Scones can be a divisive food. To start with, there is the pronunciation. I say scone (like gone), you say scone (like bone).

Their composition is quite different, and depending on which side of the pond you’re from, what is familiar is “normal”.  British scones tend to be lean and neat with a fine crumb. They’re usually plain or contain a sprinkling of dried fruit such as sultanas or candied peel. They’re mostly eaten in the afternoon. American scones drift to bigger, shaggier, and generally more opulent; they’re made with more fat and sometimes topped with sugar. Often for sale as a breakfast item, they may contain ham and cheese or be made with additional ingredients such as pumpkin.

Then there is the whole “cream scone” debate. A ”cream scone” in Britain usually refers to its serving companion, clotted or Devonshire cream. In North America, scones are frequently made with cream rather than milk or buttermilk; see what I mean about the fat content?.

This recipe is of the British variety. They’re quite plain but deliciously flaky and tender. We love them with clotted or whipped cream and jam as part of a full-blown afternoon tea complete with savouries and sweets, or just on their own for a light repast.

Scones with Dried Currants
Yields 8
A traditional British scone made with currants.
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Ingredients
  1. 340 g (3 c or 12 oz) self-raising or pastry flour, plus more for dusting
  2. 37 g (3 tbsp or 1.3 oz) granulated sugar
  3. 1 tsp (6 g) baking powder
  4. ¼ tsp salt
  5. 85 g (6 tbsp or 3 oz) cut into cubes
  6. 75 g (1/2 c or 2.6 oz) dried currants
  7. 175 ml (3/4 c or 6 fluid oz) buttermilk at room temperature
  8. 1 egg
Instructions
  1. Heat oven to 400° F or 375° Convection.
  2. Add the flour, sugar, baking powder and salt to a large bowl and whisk together. Add the butter and rub it in with your fingers until the mix looks like fine crumbs. Add the currants and mix.
  3. Make a well in the dry ingredients, then add the buttermilk and stir with a fork until combined; it will seem pretty wet at first.
  4. Flour a work surface and tip the dough onto it. Flour your hands, scatter a bit of flour over the dough and fold it over a few time until it's a bit smoother; shape it into a circle about 2" high.
  5. Dip a 2.5" round cutter in flour and press it firmly down into the dough, repeating as many times as you can (likely four, possibly five times). Gather the scraps together and repeat until you have eight or nine scones. Place them on a parchment-lined baking tray and brush the tops with the beaten egg.
  6. Bake until risen and golden on the top (about 10 minutes).
  7. Serve and enjoy!
Notes
  1. The scones can be eaten warm or cold on the day of baking. Serve with jam and Devonshire cream or with lemon curd.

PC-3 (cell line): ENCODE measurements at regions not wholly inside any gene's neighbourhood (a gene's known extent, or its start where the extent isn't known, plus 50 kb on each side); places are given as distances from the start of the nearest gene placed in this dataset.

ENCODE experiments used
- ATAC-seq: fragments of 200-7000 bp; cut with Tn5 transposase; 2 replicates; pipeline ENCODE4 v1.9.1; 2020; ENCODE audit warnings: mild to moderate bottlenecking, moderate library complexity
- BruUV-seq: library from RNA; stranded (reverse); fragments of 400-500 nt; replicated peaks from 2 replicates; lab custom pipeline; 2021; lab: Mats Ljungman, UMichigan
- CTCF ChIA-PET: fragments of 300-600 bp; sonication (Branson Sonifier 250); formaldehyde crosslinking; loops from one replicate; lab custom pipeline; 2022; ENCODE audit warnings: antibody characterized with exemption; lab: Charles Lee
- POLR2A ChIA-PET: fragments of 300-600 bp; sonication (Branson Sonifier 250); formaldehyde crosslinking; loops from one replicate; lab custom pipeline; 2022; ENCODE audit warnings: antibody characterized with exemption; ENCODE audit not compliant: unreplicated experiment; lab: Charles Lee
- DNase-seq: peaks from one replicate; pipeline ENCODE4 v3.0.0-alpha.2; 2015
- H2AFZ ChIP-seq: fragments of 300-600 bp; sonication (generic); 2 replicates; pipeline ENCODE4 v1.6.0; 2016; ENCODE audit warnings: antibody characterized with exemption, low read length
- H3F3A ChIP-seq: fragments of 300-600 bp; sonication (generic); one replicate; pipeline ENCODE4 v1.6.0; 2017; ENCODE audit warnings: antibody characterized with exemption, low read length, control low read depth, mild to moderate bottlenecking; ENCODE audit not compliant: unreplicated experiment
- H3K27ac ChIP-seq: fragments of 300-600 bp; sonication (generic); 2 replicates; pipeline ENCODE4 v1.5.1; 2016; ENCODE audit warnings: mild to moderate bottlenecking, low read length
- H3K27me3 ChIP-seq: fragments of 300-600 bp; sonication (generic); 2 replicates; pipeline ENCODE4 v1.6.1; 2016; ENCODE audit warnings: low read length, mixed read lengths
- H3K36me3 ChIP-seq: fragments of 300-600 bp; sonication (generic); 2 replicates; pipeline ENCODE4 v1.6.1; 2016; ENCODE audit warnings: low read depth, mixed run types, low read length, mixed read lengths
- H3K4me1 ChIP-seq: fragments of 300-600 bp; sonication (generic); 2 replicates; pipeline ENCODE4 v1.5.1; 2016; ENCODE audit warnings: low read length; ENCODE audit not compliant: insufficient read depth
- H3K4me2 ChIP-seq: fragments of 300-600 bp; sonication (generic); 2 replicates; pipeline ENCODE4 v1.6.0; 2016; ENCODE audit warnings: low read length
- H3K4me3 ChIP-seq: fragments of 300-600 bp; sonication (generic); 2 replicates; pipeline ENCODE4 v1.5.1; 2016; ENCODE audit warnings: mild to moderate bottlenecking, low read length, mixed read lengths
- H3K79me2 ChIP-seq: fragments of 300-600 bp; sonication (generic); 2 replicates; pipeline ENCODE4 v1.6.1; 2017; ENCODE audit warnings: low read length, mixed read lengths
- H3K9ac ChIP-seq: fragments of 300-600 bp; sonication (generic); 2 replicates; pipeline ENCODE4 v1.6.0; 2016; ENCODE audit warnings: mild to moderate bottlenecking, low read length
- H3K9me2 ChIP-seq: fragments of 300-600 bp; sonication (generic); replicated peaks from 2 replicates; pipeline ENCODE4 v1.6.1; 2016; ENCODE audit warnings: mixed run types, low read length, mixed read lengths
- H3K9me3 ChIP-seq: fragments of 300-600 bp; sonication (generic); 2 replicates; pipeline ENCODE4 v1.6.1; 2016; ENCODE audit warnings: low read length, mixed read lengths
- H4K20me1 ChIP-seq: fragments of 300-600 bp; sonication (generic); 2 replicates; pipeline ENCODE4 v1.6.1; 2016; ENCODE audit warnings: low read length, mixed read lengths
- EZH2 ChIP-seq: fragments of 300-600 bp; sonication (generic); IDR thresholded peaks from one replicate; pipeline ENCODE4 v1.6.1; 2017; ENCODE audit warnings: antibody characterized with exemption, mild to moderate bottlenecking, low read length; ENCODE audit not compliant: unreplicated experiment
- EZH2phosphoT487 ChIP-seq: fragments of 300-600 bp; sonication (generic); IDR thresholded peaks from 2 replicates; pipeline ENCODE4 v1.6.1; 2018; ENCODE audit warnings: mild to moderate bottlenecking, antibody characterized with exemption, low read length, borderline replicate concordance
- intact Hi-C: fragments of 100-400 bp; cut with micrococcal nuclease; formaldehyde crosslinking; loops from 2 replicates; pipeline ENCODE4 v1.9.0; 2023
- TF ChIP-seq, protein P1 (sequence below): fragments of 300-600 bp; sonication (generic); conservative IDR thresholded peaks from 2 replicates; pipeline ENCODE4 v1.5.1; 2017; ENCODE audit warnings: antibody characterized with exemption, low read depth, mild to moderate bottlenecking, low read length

2. They can also be frozen and refreshed in a 350° F oven for a few minutes before serving.
Adapted from Classic Scones
Adapted from Classic Scones
Entertablement http://entertablement.com/

I made this bunch for an afternoon tea with the granddaughters during a recent visit. The sweet course was purchased macarons and petit fours from World Market.

I adore petit fours. When I was a child, my Mum would bring them home from a local patisserie on occasion and we would have them for a special treat. The soft pastel-coloured fondant icing was a source of endless fascination, enrobing the delicate layers of sponge cake, jam and whipped cream beneath. In my affections, they were second only to the pastel-coloured meringue nests which she filled with fruit and topped with whipped cream. I see a trend here…

For the savouries course, we had crustless egg salad with chives sandwiches, cucumber & cream cheese sandwiches and Coronation chicken in phyllo cups. I studiously avoided the dreaded raisin or cranberry in any of the sandwiches. The girls each tried a bit of scone and grudgingly admitted that currants were not quite as bad as raisins. As a vehicle for whipped cream, they were superb!

We used the Black Knight harlequin quatrefoil demitasse cups, which are perfectly sized for little hands.

The girls had cambric tea (black tea with a lot of milk) which they very much enjoyed, much to our surprise.  The grown-ups enjoyed a glass of pink champagne as well. 

The teapot is actually a Vintage Takito Gilded Moriage Chocolate Pot from the 1930s. I liked the way it picked up the gilding from the inside of the teacups and most of the colours, and the size was in keeping with the demitasses. It was an Etsy find. The plates are Wedgwood Crown Sapphire bread & butter plates from eBay and they sat on Pier 1 gilded edge salad plates (discontinued). It all cobbled together into a fun, eclectic tea set.

It’s so much fun to introduce the granddaughters to the joys of tea. It gives them a chance to dress up, practice their best table manners and be rewarded with a whole lot of sweet stuff. A very happy interlude was celebrated by all.

I’m sharing this post with Between Naps on the Porch.

 

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